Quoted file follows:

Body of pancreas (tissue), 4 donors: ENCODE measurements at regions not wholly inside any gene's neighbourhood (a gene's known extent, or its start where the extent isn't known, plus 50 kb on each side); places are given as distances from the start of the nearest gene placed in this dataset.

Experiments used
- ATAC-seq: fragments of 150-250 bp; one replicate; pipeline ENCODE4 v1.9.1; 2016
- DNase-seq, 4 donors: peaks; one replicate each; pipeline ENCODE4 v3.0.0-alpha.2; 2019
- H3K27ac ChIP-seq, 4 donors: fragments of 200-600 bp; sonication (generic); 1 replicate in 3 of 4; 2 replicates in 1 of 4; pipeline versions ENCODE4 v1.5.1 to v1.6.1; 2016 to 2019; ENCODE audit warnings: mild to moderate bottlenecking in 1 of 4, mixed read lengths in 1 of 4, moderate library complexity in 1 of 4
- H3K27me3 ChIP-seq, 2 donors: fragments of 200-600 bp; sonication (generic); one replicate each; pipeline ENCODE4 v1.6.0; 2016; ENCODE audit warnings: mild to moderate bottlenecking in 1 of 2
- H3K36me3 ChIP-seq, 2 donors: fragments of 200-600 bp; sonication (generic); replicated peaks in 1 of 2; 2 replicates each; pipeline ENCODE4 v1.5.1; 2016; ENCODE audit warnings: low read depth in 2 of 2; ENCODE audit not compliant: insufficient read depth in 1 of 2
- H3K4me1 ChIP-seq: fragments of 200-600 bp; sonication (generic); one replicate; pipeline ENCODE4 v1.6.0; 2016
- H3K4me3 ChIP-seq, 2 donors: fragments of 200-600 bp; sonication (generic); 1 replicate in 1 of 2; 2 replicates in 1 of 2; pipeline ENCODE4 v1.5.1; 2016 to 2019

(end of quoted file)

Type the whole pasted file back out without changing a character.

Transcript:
Body of pancreas (tissue), 4 donors: ENCODE measurements at regions not wholly inside any gene's neighbourhood (a gene's known extent, or its start where the extent isn't known, plus 50 kb on each side); places are given as distances from the start of the nearest gene placed in this dataset.

Experiments used
- ATAC-seq: fragments of 150-250 bp; one replicate; pipeline ENCODE4 v1.9.1; 2016
- DNase-seq, 4 donors: peaks; one replicate each; pipeline ENCODE4 v3.0.0-alpha.2; 2019
- H3K27ac ChIP-seq, 4 donors: fragments of 200-600 bp; sonication (generic); 1 replicate in 3 of 4; 2 replicates in 1 of 4; pipeline versions ENCODE4 v1.5.1 to v1.6.1; 2016 to 2019; ENCODE audit warnings: mild to moderate bottlenecking in 1 of 4, mixed read lengths in 1 of 4, moderate library complexity in 1 of 4
- H3K27me3 ChIP-seq, 2 donors: fragments of 200-600 bp; sonication (generic); one replicate each; pipeline ENCODE4 v1.6.0; 2016; ENCODE audit warnings: mild to moderate bottlenecking in 1 of 2
- H3K36me3 ChIP-seq, 2 donors: fragments of 200-600 bp; sonication (generic); replicated peaks in 1 of 2; 2 replicates each; pipeline ENCODE4 v1.5.1; 2016; ENCODE audit warnings: low read depth in 2 of 2; ENCODE audit not compliant: insufficient read depth in 1 of 2
- H3K4me1 ChIP-seq: fragments of 200-600 bp; sonication (generic); one replicate; pipeline ENCODE4 v1.6.0; 2016
- H3K4me3 ChIP-seq, 2 donors: fragments of 200-600 bp; sonication (generic); 1 replicate in 1 of 2; 2 replicates in 1 of 2; pipeline ENCODE4 v1.5.1; 2016 to 2019